At Las Vegas Motor Speedway, Carl Edwards led 69 of 267 laps to capture the 2011 Kobalt Tools 400. Photo courtesy of Jerry Markland/Getty Images for NASCAR

The Winner

It didn’t take long for Carl Edwards to break into the winner’s circle in 2011. The Missouri native won the third NASCAR Cup Series race of the year, the Kobalt Tools 400 at Las Vegas Motor Speedway. Curiously, Edwards did not win another race that season, although he did go on to tie Tony Stewart (Class of 2020) for the series championship. Stewart was awarded the title on a tiebreaker for most race victories.

Geek Squad, a technical support service offered by retailer Best Buy, came on board to sponsor Carl Edwards in 2012. Photo courtesy of John Harrelson/Getty Images for NASCAR

Tech Support

With technology companies playing an ever-larger role in the U.S. economy, it was no surprise that Best Buy, one of the nation’s largest electronics retailers, jumped into NASCAR by sponsoring Carl Edwards and the No. 99 Ford. Best Buy’s Geek Squad tech support service was Edwards’ primary sponsor for the 2012 Pure Michigan 400 at Michigan International Speedway and the Tums Fast Relief 500 at Martinsville Speedway.

One of the biggest victories of Carl Edwards’ career came in the 2015 Southern 500 at Darlington Raceway. Photo courtesy of Robert Laberge/NASCAR via Getty Images

Rebel Yell

Moving to Joe Gibbs Racing in 2015 paid immediate dividends for Carl Edwards, who in his first year with the team won two of NASCAR’s biggest races, the Coca-Cola 600 at Charlotte Motor Speedway and the Southern 500 at Darlington Raceway. The latter was the first Throwback Weekend for Darlington, a track that is NASCAR’s oldest superspeedway. Ironically, Edwards’ Joe Gibbs Racing Toyota was one of the only cars in the field without a throwback paint scheme because his sponsor, Arris, was a technology company that was only 20 years old.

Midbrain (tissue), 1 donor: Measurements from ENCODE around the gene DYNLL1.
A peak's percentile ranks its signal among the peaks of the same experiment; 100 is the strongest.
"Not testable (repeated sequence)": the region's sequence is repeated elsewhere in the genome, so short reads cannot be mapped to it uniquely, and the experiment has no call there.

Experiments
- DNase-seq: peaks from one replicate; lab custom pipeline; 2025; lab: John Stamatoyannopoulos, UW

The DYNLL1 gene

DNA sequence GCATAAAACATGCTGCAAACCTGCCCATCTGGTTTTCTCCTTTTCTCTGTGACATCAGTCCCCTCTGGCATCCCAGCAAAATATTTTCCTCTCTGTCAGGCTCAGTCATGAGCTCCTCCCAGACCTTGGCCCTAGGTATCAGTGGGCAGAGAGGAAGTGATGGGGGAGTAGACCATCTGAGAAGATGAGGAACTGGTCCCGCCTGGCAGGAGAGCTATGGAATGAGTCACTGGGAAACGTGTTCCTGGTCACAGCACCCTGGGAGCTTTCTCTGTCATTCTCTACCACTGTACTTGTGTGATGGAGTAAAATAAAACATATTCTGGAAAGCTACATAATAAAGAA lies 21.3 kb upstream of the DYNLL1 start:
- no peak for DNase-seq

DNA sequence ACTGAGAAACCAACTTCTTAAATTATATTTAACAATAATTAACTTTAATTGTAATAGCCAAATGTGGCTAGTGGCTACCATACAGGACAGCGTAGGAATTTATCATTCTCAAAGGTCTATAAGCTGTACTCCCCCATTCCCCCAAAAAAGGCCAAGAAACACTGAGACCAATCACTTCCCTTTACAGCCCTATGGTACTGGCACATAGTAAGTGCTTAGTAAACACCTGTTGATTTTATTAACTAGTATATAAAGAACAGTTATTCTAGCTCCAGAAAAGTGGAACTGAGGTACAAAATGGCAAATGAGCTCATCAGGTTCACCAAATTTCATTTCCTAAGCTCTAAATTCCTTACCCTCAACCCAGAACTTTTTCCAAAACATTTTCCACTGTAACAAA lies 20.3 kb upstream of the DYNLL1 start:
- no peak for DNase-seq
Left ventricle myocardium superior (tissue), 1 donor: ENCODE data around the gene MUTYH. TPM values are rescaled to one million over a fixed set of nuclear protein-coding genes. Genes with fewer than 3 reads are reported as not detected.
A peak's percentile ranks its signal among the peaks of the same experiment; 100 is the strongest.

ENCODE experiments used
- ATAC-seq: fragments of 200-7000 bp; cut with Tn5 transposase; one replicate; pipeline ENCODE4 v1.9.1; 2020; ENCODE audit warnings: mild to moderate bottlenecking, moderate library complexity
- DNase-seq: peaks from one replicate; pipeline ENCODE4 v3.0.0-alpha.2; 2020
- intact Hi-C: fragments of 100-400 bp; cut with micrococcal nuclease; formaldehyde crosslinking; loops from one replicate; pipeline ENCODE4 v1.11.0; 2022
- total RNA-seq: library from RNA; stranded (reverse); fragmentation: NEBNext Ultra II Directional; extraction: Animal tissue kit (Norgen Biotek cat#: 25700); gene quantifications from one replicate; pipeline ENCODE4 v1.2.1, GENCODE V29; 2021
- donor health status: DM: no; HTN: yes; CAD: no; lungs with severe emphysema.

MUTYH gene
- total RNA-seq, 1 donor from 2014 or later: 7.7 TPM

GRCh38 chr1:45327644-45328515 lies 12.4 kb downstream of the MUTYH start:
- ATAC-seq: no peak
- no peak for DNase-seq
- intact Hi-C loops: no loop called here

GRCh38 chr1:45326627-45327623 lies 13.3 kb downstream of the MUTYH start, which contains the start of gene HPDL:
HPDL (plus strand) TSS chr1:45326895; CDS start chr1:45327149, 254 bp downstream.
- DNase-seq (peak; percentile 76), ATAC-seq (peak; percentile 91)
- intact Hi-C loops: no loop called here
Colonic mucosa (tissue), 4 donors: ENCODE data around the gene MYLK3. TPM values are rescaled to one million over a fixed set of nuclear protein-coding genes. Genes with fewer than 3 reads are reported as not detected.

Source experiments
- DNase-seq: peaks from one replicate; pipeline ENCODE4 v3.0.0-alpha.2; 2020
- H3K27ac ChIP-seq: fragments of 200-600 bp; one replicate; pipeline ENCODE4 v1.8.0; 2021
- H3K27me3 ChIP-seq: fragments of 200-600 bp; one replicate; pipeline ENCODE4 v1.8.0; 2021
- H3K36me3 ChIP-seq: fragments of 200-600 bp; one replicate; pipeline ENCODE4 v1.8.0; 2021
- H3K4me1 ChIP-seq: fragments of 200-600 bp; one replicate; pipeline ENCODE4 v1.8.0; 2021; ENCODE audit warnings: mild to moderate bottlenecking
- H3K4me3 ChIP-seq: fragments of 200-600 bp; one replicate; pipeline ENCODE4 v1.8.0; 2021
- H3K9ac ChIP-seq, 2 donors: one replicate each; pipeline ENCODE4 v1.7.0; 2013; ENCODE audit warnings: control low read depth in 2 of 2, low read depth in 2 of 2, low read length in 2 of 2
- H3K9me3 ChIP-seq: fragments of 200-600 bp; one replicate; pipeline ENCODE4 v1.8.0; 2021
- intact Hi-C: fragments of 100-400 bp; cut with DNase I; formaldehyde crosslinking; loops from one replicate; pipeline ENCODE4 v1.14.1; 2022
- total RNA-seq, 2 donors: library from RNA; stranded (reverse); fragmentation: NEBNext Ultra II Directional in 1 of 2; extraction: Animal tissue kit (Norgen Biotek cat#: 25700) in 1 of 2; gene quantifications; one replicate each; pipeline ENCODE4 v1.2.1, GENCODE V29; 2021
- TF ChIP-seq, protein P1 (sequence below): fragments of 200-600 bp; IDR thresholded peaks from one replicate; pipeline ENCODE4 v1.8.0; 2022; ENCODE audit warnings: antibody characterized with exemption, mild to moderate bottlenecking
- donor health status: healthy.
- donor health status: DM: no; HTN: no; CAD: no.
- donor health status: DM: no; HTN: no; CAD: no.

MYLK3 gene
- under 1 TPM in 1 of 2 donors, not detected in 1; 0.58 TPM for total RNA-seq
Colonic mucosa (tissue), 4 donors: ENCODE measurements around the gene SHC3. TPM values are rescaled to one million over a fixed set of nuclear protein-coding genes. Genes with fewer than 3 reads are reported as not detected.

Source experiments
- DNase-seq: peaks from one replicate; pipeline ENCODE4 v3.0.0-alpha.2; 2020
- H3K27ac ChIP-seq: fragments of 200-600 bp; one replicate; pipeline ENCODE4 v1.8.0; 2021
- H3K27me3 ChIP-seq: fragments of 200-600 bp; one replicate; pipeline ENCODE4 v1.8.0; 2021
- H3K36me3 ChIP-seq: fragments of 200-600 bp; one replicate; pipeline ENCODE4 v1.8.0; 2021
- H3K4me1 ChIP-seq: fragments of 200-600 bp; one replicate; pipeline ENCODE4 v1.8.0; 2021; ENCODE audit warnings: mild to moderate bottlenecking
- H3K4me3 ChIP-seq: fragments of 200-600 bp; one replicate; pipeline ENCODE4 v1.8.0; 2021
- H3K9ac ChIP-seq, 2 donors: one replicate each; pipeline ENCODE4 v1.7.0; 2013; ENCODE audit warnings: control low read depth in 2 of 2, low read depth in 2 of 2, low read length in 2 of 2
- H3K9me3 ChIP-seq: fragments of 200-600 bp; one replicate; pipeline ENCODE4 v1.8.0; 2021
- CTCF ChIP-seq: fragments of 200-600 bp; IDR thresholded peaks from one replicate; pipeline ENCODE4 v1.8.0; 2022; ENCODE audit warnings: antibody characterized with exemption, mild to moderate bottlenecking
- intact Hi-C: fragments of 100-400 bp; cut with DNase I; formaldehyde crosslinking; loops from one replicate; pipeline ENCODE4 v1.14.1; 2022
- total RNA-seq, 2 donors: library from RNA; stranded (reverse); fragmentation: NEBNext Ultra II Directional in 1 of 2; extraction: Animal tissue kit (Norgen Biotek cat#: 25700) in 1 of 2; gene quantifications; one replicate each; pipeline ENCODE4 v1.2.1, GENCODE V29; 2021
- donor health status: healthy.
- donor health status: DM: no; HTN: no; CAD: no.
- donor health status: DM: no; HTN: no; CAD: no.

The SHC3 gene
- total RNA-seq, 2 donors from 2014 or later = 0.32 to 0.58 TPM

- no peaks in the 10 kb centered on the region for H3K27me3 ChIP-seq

In his final year of competition, Carl Edwards made it all the way to the Championship Four Round of the NASCAR playoffs. Photo courtesy of Brian Lawdermilk/NASCAR via Getty Images

Final Showdown

Always a sponsor favorite, Carl Edwards had six different primary sponsors in the season-ending, 10 race NASCAR playoffs. Edwards made it through the first three rounds of the NASCAR playoffs and was racing for the lead in the season-ending Ford Eco-Boost 400 late in the race when he had contact with another car and wrecked with just 11 laps to go.

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Tom Jensen

Tom Jensen

Tom is the Curatorial Affairs Manager at the NASCAR Hall of Fame. For more than 25 years, he has been part of the NASCAR media industry.